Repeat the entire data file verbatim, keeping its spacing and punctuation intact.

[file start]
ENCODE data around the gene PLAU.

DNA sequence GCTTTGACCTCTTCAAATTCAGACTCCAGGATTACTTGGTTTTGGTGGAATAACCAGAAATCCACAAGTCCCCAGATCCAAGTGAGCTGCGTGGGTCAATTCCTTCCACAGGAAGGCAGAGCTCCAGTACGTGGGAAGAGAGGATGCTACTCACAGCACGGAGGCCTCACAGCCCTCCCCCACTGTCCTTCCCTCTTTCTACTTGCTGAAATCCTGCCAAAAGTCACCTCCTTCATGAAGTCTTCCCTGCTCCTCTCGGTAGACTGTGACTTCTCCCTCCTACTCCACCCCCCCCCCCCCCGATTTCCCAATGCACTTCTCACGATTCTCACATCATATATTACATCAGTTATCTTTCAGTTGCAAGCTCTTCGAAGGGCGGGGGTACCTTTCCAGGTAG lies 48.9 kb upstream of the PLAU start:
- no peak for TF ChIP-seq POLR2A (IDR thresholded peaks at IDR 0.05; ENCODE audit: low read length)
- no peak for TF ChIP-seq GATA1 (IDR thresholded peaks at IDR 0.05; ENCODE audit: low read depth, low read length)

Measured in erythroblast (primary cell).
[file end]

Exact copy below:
ENCODE data around the gene PLAU.

DNA sequence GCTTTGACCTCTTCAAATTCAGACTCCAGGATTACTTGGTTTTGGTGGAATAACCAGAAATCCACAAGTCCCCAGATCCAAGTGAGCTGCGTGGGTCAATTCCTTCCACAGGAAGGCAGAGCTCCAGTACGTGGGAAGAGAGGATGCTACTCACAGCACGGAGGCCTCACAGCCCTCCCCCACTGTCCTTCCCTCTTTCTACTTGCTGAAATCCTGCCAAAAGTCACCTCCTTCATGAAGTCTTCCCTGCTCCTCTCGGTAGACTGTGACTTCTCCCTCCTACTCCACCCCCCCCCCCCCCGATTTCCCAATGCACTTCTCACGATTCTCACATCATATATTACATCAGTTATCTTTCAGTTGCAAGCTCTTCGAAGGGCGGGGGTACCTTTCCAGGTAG lies 48.9 kb upstream of the PLAU start:
- no peak for TF ChIP-seq POLR2A (IDR thresholded peaks at IDR 0.05; ENCODE audit: low read length)
- no peak for TF ChIP-seq GATA1 (IDR thresholded peaks at IDR 0.05; ENCODE audit: low read depth, low read length)

Measured in erythroblast (primary cell).